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4 Things to Know about Penguin Bloom, Netflix's Uplifting Film about Tragedy and Hope

  • Michael Foust CrosswalkHeadlines Contributor
  • Published Feb 11, 2021
4 Things to Know about <em>Penguin Bloom</em>, Netflix's Uplifting Film about Tragedy and Hope

Sam Bloom is a smiling, middle-aged mom of three who is filled with energy and the desire to enjoy all life has to offer.

She swims a lot. She surfs a lot. Mostly, though, she relishes time alone with her husband and kids, all of whom live in a picturesque setting on Australia’s coast.

Her life is mostly “perfect.”

But then tragedy strikes during a family vacation to Thailand. Sam is posing for a picture along a railing when it collapses, plummeting her 20 feet to the ground below. Instantly, she is paralyzed from the chest down, no longer able to walk.

She survives – yes – but she’s now questioning her will to live.

Yet she rediscovers purpose in life from the most unlikely source: an injured magpie chick that her children captured and named “Penguin.” Sam sees a common bond with the bird: It can’t fly; she can’t walk.

And as she helps care for it, she rediscovers the joy for living she had lost.

It’s all part of the new Netflix film Penguin Bloom (TV-14), which stars Naomi Watts as Sam Bloom and Andrew Lincoln as her husband, Cameron Bloom.

Here are four things you should know about the movie:

Photo courtesy: ©Netflix

Penguin Bloom still

1. It’s Based on a Real-Life Story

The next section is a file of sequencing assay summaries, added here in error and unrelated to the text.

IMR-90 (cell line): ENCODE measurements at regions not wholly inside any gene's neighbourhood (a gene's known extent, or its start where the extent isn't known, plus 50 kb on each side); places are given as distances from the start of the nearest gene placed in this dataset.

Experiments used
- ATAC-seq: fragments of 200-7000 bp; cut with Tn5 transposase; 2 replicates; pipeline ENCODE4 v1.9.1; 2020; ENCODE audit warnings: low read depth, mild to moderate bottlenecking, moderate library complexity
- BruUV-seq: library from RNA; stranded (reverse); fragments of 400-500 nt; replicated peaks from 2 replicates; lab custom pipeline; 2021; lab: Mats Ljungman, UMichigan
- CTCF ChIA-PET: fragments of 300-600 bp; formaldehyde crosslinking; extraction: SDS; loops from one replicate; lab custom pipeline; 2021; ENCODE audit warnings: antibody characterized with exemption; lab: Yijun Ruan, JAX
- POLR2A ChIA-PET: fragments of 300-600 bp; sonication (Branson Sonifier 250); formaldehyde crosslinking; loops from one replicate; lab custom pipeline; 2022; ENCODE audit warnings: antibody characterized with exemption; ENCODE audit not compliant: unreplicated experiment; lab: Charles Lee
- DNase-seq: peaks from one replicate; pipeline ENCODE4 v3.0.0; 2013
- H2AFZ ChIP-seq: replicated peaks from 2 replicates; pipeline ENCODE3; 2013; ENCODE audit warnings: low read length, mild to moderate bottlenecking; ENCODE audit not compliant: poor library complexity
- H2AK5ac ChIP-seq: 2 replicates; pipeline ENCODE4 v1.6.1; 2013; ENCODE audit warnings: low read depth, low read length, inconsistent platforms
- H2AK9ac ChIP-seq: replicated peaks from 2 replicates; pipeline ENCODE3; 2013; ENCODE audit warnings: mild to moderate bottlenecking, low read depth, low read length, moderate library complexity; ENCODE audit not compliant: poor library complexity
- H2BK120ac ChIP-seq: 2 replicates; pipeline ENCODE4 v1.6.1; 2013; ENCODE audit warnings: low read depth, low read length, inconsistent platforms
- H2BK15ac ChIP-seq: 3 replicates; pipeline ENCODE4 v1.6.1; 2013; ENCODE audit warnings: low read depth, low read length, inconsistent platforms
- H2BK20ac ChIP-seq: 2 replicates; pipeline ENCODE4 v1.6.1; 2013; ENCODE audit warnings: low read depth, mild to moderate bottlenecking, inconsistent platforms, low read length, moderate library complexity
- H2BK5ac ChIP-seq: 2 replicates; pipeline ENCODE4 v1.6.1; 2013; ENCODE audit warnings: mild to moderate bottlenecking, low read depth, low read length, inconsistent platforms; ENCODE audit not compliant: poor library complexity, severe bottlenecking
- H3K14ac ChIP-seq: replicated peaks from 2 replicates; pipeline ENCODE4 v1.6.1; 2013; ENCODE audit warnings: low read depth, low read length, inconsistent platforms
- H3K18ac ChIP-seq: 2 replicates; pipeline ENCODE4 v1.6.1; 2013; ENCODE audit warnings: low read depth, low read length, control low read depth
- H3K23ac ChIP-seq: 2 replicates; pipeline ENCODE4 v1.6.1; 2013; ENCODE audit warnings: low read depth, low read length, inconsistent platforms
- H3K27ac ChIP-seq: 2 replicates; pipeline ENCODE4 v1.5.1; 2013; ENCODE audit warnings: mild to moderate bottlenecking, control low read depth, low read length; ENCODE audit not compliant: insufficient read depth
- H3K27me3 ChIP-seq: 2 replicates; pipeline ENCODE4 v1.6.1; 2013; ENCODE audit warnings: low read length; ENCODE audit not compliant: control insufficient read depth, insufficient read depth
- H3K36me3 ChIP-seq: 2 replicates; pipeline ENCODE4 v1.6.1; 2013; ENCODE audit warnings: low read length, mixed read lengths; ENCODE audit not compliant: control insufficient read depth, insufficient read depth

Penguin Bloom is based on a 2016 book of the same name by Cameron Bloom and New York Times author Bradley Trevor Greive that became an international bestseller. Personal photos by Cameron Bloom – a professional photographer – accompany the text.

Sam and Cameron enjoyed traveling the world as a couple and wanted their children to experience other countries, too. Cameron says in the book he felt “blessed” to travel with his wife. In 2013, they chose to fly to Thailand. That’s where her life changed forever.

“Our story is deeply painful to share, but it is also beautiful to share,” Cameron writes in the book. “Just know that when I tell you about the tears, the anger and the longing, I am also talking about love. We have laughed til we cried and we have wept ourselves to sleep, for that is the nature of love.”

Watts said she became “deeply connected” with Sam while making the film.

“Sam was around the whole time,” Watts told Crosswalk. “... She gave me her journal. While I could imagine the thoughts that were swirling around in her mind, day to day [following the tragedy], it wasn't until I read them that I truly understood the depths of darkness that she was wrestling with.”

Just like in the movie, a real-life magpie chick named Penguin helped Sam rediscover the will to live.

Photo courtesy: ©Netflix

Magpie on Sams shoulder in Penguin Bloom

2. It’s an Inspiring Tale about Hope in the Midst of Tragedy

Penguin Bloom is a film that will inspire and encourage – but only after taking you through the valley of depression that Sam experienced. In an instant, she was transformed from a joy-filled, energetic mom into a woman who questioned her very existence.

She scolds her husband for asking her how she’s doing (“I don’t want to have to lie” in front of the children, she says). She stares at pictures from yesterday – pictures from before the tragedy – and then smashes every single one on the floor. In one of the film’s most painful moments, she lays in bed at night crying as she listens to one of her children vomit, unable to assist as Cameron cleans up the mess.